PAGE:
SWINDON has been thrusted into the national spotlight today by the council's proposals to pull speed cameras off the town's streets.

The council is reviewing its involvement with the Swindon and Wiltshire Camera Safety Partnership and considering whether to spend its £400,000-a-year contribution elsewhere.

A decision will be made by September.

Council leader Rod Bluh said that they were not going to compromise on safety but were taking the opportunity to review how the money is used.

"A huge amount of money is being raised by speed cameras and we are seeking better ways of ensuring road safety without penalising motorists," he said.

In November, the Advertiser reported that former Coun Andy James had branded the cameras a stealth tax and hatched a plan to demand the Government returned all the cash from Swindon cameras to the council.

In January, Road Safety Minister Jim Fitzpatrick refused to hand back the cash generated by the cameras.

And yesterday the Adver reported that Swindon South MP Anne Snelgrove had backed residents' calls for the speed cameras in Queens Drive to be reinstated.

This morning, Coun Bluh spoke on Radio Four's Today programme and appeared on GMTV.

The story has also appeared in a number of national newspapers, including the front page of the Daily Express.

  • End of the road for speed cameras? - Daily Express
    Speed cameras face the axe amid growing claims they are a "blatant tax" on motorists and there are much better ways to improve road safety.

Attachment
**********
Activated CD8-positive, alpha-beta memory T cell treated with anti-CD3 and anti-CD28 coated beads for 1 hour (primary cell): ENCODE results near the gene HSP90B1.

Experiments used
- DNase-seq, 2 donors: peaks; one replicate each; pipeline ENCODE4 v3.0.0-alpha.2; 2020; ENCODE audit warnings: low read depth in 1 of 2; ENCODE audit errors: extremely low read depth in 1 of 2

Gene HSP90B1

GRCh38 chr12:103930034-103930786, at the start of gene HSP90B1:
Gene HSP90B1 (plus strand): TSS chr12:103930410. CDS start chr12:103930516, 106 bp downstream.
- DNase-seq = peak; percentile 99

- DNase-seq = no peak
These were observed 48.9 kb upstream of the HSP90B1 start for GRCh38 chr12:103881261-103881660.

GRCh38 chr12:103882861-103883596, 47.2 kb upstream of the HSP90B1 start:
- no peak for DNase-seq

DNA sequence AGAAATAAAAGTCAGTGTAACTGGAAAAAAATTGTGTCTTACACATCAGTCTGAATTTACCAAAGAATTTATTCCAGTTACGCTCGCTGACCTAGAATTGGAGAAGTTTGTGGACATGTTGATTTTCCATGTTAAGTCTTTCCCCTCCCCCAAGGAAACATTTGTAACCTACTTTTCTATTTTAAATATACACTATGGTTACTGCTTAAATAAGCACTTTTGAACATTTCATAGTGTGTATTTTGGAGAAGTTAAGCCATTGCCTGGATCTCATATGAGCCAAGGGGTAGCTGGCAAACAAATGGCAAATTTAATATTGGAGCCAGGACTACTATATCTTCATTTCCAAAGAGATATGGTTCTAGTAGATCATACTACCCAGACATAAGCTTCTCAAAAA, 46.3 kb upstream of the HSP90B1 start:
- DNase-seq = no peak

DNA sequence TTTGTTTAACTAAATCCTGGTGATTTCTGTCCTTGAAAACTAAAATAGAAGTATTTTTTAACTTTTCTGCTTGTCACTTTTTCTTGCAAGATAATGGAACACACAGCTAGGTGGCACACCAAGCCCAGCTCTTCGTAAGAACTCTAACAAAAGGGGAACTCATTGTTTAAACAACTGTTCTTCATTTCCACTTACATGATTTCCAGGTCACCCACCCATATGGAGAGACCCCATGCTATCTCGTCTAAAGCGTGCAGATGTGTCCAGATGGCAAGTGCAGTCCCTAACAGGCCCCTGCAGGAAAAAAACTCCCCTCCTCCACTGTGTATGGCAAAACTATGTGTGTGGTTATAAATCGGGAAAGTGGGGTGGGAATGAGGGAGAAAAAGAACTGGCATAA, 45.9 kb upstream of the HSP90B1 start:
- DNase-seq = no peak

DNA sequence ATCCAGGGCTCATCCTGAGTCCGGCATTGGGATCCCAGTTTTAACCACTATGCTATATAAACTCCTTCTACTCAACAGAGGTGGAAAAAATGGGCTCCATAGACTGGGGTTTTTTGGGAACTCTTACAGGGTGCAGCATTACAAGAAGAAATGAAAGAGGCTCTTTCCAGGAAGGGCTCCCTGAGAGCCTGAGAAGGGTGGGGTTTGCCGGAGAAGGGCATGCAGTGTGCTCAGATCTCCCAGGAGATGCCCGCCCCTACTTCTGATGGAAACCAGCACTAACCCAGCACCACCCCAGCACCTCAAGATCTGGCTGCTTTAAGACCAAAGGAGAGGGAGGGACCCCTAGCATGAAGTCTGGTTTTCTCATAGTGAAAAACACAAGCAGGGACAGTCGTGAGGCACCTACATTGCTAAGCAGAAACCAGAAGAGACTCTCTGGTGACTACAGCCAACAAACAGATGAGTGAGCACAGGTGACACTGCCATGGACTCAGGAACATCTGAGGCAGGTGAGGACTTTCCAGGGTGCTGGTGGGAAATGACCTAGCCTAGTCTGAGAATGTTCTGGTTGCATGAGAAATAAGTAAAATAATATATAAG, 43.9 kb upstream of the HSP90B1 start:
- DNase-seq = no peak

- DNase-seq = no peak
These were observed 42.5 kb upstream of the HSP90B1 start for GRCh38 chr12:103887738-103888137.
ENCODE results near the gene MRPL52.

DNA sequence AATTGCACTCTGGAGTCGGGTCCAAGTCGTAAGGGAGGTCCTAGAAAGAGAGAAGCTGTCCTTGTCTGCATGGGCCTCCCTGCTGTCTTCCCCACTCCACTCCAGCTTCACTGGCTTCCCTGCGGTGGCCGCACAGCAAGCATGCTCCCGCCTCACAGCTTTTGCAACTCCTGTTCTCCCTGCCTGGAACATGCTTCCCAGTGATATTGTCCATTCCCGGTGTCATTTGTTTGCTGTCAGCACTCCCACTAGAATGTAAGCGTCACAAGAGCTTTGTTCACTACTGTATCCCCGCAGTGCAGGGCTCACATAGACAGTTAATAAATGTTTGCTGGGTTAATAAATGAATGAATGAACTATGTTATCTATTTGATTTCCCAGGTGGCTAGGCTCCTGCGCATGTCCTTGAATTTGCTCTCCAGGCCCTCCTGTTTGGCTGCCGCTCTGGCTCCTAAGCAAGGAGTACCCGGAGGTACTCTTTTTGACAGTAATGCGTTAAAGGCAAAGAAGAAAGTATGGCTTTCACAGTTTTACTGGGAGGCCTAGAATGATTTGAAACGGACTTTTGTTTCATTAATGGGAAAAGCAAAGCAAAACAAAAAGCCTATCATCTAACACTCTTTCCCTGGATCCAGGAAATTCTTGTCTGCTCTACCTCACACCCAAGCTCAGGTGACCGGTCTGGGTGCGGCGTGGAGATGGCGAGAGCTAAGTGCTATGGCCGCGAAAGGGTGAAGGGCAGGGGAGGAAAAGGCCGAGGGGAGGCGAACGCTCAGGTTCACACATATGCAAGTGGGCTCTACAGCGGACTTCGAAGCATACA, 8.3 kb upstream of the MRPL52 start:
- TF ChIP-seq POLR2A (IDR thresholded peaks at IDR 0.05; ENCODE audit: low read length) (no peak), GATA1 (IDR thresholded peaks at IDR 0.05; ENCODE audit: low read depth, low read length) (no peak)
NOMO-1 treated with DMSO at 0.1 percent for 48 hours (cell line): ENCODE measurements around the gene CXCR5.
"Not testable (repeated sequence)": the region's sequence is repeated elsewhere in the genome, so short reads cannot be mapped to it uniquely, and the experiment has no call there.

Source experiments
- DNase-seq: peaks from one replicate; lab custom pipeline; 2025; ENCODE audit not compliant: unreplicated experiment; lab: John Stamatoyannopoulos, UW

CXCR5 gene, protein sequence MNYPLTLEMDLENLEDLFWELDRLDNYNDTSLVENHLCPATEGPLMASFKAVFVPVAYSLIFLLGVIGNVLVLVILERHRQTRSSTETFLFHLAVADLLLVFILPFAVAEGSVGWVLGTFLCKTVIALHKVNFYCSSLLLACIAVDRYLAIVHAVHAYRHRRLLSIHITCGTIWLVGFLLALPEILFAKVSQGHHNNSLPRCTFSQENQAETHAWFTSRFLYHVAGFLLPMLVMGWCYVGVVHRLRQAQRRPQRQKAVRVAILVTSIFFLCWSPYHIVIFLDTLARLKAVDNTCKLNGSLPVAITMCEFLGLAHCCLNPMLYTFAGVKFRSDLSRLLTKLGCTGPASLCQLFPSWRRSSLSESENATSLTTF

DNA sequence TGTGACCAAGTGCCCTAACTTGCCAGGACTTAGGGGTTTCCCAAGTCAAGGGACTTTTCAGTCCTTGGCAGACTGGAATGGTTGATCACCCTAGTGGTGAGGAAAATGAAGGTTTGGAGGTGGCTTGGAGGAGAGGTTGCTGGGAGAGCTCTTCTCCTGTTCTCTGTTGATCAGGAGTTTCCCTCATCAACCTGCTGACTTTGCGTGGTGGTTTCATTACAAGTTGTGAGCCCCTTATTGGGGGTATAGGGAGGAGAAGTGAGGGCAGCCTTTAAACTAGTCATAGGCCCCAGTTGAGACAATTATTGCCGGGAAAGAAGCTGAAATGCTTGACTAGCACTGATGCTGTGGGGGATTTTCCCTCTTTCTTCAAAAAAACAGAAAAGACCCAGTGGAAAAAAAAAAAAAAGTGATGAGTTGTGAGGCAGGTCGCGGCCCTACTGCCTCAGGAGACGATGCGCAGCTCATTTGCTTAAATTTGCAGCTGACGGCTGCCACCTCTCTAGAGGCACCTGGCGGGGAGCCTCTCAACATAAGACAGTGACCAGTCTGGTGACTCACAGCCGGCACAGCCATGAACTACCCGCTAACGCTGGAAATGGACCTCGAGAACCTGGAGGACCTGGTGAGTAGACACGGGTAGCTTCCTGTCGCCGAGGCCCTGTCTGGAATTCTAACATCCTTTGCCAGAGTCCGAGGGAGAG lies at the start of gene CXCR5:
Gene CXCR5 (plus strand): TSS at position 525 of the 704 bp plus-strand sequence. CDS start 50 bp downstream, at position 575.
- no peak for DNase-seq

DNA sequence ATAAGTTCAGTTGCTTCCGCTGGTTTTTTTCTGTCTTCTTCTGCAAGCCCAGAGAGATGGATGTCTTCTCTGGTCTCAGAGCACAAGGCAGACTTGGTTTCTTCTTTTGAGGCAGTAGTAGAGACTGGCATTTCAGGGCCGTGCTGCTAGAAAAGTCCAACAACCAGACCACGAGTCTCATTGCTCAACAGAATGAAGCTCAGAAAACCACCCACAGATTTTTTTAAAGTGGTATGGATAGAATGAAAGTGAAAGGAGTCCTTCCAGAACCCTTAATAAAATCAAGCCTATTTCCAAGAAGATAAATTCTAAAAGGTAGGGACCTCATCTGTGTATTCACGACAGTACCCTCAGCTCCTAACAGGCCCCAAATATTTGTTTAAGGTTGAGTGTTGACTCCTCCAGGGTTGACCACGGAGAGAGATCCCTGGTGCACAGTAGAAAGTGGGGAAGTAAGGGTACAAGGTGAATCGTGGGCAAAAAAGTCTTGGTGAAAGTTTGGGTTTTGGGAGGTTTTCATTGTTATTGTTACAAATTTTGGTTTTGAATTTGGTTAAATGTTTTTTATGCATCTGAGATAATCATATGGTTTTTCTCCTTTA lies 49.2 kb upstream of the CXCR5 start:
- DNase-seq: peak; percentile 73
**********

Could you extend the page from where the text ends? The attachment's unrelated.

• We'll Scrap the Greedy Guts Gatso - Daily Mirror
    Rebel council chiefs are threatening to scrap a town's speed cameras - after branding them a "blatant tax" on drivers.
  • Council may stop funding speed cameras - The Independent
    A town council is threatening to withdraw funding from its speed camera network after describing the cameras as a "blatant tax on the motorist".
  • Council may scrap speed camera fun - Daily Telegraph
    A local authority is to become the first in the country to try to scrap its speed cameras after describing them as "a tax on the motorist".

In May, we polled nearly 500 people asking them whether the town needed speed cameras, and 52 per cent them said no.

But what do you think? Should the council pull out of the Swindon and Wiltshire Camera Safety Partnership or remain in it?

Do you think speed cameras save lives or are they just a moneymaking device? Have you say below.

  • The best of the comments will appear in tomorrow's Advertiser.